HONOLULU (AP) — The owners of Hawaii's last sugar plantation say they're getting out of the sugar-growing business. Miles of sugar cane fields once spread across the islands, providing work to thousands of immigrants and shaping Hawaii life. Soon, they'll be gone. Here's an explanation of why sugar grew to dominate Hawaii and why it faded.
HOW DID SUGAR GET TO BE A BIG BUSINESS IN HAWAII?
Sugar was farmed on a relatively small scale in the islands until the U.S. Civil War. But the conflict cut the North off from sugar grown in Louisiana, leading to a surge in imports from Hawaii. In the 1870s, the U.S. and what was then the Hawaiian Kingdom signed a treaty that eliminated U.S. tariffs on sugar and rice and Hawaiian tariffs on cotton and other products. Plantation profits almost doubled. Sugar cane growing expanded further after the U.S. annexed Hawaii and property rights for plantation owners became more secure, said Sumner La Croix, a University of Hawaii economics professor. Acres planted with sugar cane exploded from 15,000 in 1876 to 238,000 in 1941.
HOW HAS SUGAR SHAPED HAWAII?
Entrepreneurs from the U.S., Britain and beyond — including several descendants of Protestant missionaries to Hawaii — got into the business. They brought in laborers from China, Japan, Portugal, Puerto Rico and elsewhere for the crushing work of plowing, planting and cutting cane. A distinct language, Hawaiian pidgin or Hawaiian Creole English, emerged as immigrants and Native Hawaiians looked for ways to communicate. Sugar growers began diverting vast quantities of water from wetter parts of islands to drier areas with arable land. Hawaiian Commercial & Sugar, which ran the plantation that plans to harvest its last cane this year, has been diverting water from 19 streams in east Maui and several others in central Maui to irrigate its 36,000 acres. Some of the old plantation irrigation infrastructure today supports housing subdivisions and golf courses on arid land.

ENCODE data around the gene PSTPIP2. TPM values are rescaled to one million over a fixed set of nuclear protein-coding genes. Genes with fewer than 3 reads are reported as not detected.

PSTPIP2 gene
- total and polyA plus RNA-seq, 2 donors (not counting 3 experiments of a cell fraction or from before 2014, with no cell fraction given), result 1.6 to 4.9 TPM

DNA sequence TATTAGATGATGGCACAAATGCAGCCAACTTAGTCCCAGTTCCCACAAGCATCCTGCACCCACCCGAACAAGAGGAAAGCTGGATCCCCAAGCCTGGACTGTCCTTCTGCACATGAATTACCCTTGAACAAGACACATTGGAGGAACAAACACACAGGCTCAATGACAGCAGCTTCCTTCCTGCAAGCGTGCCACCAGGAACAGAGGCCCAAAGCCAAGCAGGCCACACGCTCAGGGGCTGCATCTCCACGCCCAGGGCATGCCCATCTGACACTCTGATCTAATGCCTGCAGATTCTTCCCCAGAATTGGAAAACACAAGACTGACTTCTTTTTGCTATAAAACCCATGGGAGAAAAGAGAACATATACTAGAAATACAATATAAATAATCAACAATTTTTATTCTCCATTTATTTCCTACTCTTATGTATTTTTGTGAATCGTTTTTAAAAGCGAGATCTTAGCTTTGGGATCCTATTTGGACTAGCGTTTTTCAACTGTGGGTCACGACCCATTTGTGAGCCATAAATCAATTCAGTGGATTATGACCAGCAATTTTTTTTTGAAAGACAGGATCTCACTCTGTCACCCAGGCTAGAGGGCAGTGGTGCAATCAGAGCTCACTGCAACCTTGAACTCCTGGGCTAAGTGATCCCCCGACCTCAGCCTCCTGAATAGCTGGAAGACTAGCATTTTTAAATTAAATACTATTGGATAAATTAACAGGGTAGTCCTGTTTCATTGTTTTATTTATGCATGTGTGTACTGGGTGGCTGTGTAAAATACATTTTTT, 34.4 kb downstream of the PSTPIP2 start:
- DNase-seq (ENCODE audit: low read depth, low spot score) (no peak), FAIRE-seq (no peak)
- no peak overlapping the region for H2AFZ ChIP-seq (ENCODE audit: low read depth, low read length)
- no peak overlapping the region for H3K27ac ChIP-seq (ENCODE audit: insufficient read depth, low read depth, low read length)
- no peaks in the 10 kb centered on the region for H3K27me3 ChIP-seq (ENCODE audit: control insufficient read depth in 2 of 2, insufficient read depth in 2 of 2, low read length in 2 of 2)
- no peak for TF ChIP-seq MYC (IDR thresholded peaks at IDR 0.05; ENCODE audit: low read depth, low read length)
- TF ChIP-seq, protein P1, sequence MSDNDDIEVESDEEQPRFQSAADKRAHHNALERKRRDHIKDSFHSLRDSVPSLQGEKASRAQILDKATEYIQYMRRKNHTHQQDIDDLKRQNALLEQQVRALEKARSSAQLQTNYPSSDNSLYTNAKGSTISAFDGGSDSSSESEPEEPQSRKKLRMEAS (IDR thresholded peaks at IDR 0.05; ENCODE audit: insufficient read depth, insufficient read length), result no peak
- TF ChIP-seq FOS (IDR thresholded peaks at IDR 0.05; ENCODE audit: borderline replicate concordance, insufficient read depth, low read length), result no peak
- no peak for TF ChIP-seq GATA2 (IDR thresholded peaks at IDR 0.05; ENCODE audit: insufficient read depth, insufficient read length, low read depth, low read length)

WHY HAS IT DISAPPEARED?
Plantations started to close in the 1950s. The pace accelerated in the 1980s and 1990s. U.S. tariff and quota protections for sugar began declining in the decades after World War II amid broader trade liberalization. Plantation workers first began to organize effective unions in the 1930s, which helped build Hawaii's middle class but also made the industry less competitive compared with other countries. Then Hawaii's land values began to spike as the introduction of passenger jets reduced travel times to Hawaii and launched a tourism boom. Many landowners found they could make more money building hotels and homes than growing cane.
The last Maui plantation's parent company lost $30 million on its agriculture business last year. La Croix said the end of the sugar industry is a watershed moment for Hawaii but not a surprise.
WHERE ELSE IS SUGAR GROWN IN THE U.S.?
Sugar cane accounted for 43 percent of the sugar grown in the U.S. last year, with the rest coming from beets, according to data from the American Sugar Alliance. Florida is the biggest producer of U.S. cane sugar, with over 2 million tons last year, followed by Louisiana with 1.5 million tons. Hawaii produced 165,000 tons worth about $83 million last year.